A new ‘worry gap’ between women and men is a concerning legacy of the pandemic

Women are twice as likely as men to report levels of extreme worry since the pandemic, according to NatCen’s Society Watch 2022 report.
  • Authors:
    Josefien Breedvelt
    Kate Belcher
    Isabel Taylor
    Bea Taylor
  • Publishing date:
    14 July 2022

Women are twice as likely as men to report levels of extreme worry since the pandemic, according to new analysis published today as part of NatCen’s annual Society Watch report.

As reported by the Office for National Statistics, more COVID-related deaths were recorded amongst men, but women have been harder hit by many of the knock-on effects of the pandemic. Women experienced a more severe impact on their working hours and were more likely to work in sectors particularly badly hit by the pandemic than men, such as retail and hospitality.

Working mothers were at a high risk of having left or lost their job or of being furloughed, and women experienced worse wellbeing outcomes overall, being more likely than men to experience loneliness, anxiety and depression throughout this period.

As we reflect on the past two years, what is the legacy of these different experiences of the pandemic? We used the NatCen Panel, a nationally representative sample of adults in Britain, to ask people the same questions about a range of life areas in January 2018, January 2019 and January 2022.

Our new research finds clear differences since the pandemic when men and women were asked how they are feeling about their lives.

In 2018 and 2019, prior to the pandemic, levels of concern were high but there was little difference in levels of worry between women and men. By January 2022, women were twice as likely as men to report being extremely worried about most areas they were asked about (18% and 9% respectively). The divergence between parents was even starker, with mothers almost three times as likely as fathers to say they were extremely worried about most areas asked about in 2022 (23% and 8% respectively).

By 2022, half of women (52%) said that they were extremely worried about the health of their parents, compared with only one third of men (32%). Similarly, women were significantly more likely to be concerned about their children’s wellbeing. In 2022, a majority of women with children (53%) reported substantial worries about their children’s health and wellbeing, compared to only one third of men (34%).

On top of this, four out of 10 women were extremely worried about both their parents’ and their children’s health and wellbeing in 2022, with half as many men reporting the same level of concern for both generations.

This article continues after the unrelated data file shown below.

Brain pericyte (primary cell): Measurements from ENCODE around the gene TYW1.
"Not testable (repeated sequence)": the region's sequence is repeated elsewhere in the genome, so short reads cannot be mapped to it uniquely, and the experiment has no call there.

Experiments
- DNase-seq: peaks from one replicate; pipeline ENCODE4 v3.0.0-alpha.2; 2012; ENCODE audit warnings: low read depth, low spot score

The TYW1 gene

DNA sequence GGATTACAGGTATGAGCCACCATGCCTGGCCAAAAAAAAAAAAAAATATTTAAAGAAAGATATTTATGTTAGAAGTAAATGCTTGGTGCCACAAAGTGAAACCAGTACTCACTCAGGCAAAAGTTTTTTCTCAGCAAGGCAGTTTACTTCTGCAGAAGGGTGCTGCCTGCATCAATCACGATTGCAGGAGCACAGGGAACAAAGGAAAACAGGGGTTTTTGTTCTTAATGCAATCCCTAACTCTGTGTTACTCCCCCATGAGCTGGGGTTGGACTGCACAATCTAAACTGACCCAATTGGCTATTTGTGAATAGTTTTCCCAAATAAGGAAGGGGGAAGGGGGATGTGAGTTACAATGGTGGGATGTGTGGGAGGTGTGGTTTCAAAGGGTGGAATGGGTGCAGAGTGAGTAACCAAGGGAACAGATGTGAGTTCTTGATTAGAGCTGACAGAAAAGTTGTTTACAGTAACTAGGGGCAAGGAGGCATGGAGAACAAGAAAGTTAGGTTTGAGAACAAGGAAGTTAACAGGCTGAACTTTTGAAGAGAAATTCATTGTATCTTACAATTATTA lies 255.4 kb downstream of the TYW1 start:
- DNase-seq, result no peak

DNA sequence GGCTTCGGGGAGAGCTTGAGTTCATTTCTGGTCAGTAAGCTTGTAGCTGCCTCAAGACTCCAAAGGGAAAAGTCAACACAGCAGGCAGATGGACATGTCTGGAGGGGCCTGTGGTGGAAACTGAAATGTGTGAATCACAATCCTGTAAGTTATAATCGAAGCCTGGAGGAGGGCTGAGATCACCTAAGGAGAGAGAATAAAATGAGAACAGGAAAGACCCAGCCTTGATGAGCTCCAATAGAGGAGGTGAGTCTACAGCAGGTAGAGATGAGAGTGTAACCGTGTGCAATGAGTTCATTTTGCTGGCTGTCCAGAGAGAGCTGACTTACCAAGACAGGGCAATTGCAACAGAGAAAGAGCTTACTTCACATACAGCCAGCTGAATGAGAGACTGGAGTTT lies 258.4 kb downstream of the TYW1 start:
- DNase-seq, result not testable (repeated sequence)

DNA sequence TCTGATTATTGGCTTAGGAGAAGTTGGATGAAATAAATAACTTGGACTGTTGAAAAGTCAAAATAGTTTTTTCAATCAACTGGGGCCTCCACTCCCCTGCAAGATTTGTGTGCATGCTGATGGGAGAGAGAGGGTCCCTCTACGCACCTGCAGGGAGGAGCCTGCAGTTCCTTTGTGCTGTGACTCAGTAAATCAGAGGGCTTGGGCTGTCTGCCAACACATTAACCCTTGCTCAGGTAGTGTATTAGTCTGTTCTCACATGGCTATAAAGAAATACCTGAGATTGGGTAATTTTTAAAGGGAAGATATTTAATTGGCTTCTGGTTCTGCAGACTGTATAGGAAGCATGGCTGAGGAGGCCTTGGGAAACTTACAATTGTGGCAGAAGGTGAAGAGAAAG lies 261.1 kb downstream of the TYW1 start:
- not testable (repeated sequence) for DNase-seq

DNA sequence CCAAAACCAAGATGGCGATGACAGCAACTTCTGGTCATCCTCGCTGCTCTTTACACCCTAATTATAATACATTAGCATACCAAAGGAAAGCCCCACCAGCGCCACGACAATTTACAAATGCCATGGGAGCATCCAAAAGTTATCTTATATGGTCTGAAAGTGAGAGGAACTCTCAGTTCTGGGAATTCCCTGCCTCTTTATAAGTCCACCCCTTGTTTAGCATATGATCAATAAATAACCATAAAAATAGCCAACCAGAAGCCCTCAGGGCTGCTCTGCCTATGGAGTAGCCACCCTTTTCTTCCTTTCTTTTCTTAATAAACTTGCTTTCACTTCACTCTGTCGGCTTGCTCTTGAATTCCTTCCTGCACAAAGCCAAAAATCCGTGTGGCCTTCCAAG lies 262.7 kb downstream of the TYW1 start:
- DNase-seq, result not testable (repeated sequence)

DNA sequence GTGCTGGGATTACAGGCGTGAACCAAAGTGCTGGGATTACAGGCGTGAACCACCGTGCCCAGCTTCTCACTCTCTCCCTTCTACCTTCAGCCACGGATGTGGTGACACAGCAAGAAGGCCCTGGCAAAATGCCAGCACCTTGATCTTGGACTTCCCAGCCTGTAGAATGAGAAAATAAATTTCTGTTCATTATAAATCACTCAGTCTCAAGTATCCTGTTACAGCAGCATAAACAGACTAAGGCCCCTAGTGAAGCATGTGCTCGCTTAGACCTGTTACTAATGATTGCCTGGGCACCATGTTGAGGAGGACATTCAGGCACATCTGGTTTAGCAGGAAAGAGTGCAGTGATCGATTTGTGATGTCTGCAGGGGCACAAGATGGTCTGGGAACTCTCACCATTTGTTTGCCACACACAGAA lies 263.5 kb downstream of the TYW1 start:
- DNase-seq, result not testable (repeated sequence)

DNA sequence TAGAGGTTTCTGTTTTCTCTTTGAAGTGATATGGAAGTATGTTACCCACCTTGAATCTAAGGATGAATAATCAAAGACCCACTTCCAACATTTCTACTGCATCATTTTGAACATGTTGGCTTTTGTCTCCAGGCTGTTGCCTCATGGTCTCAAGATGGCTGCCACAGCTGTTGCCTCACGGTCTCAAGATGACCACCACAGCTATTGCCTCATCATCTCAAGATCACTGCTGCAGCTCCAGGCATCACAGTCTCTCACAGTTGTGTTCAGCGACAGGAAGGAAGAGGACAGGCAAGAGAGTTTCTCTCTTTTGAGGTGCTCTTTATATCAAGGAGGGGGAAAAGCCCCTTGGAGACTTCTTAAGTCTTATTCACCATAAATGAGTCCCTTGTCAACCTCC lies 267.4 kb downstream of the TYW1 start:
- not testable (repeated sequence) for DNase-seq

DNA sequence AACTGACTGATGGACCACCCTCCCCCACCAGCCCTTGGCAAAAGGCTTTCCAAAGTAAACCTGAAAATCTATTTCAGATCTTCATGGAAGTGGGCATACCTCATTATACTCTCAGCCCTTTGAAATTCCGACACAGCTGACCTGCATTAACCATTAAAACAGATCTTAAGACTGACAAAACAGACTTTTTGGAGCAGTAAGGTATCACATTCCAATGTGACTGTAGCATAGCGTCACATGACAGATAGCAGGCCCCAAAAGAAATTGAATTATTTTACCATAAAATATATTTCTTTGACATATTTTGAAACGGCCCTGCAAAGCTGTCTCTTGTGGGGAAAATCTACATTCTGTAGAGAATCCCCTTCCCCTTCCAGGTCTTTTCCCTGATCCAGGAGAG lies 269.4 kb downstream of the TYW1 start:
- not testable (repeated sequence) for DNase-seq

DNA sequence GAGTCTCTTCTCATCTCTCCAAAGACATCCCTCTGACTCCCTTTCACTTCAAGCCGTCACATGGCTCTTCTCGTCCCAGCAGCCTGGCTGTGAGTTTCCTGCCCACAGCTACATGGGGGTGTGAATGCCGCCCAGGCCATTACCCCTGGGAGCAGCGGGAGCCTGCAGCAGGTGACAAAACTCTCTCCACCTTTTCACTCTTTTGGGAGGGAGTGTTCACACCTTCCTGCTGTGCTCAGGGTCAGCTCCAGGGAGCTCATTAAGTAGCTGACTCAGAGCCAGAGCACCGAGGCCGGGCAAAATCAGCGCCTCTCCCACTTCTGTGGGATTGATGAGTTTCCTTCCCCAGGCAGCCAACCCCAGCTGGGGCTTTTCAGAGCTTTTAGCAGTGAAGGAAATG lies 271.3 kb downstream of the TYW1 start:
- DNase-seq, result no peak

This new ‘worry gap’ between men and women extends beyond the family. This year, women were also more likely than men to be extremely worried about their work-life balance, with three out of 10 women reporting extreme levels of worry compared to two out of 10 men.

Even larger was the worry gap between men and women regarding their personal level of education, qualifications and training: women were more than three times as likely as men to be extremely worried about this area, at 17%, compared to only 5% of men. These gaps were not seen in data collected in the years preceding the pandemic.

While these differences can be explained by different experiences of the pandemic, it is also, in part, a mystery. While previous research has shown women to be more likely to report symptoms of common mental disorders, the differences that our research has uncovered are new and were not evident before the pandemic.

These findings are not fully understood and evoke questions which future research may seek to answer, such as the specific concerns that men and women may have on these topics, and how gender may overlap with other demographic factors in different ways. Other topics would also be of interest, to assess the breadth of this newfound gap.

In the short or the long-term, we may see this difference improve. Alternatively, this upward trend for women’s levels of worry as opposed to men may continue. This research could well be raising an alarm on a new gender imbalance.

A ‘worry gap’ has been observed between men and women in previous times of hardship, such as post-2007 recession. With the public only just starting to come to grips with the realities of the cost of living crisis, additional challenges may well exacerbate these gender differences.

Should we see that the social, familial or financial burdens of the cost of living crisis fall disproportionately upon women, as they did with the pandemic, we may see the gulf widen among levels of worry experienced by men and women across Britain.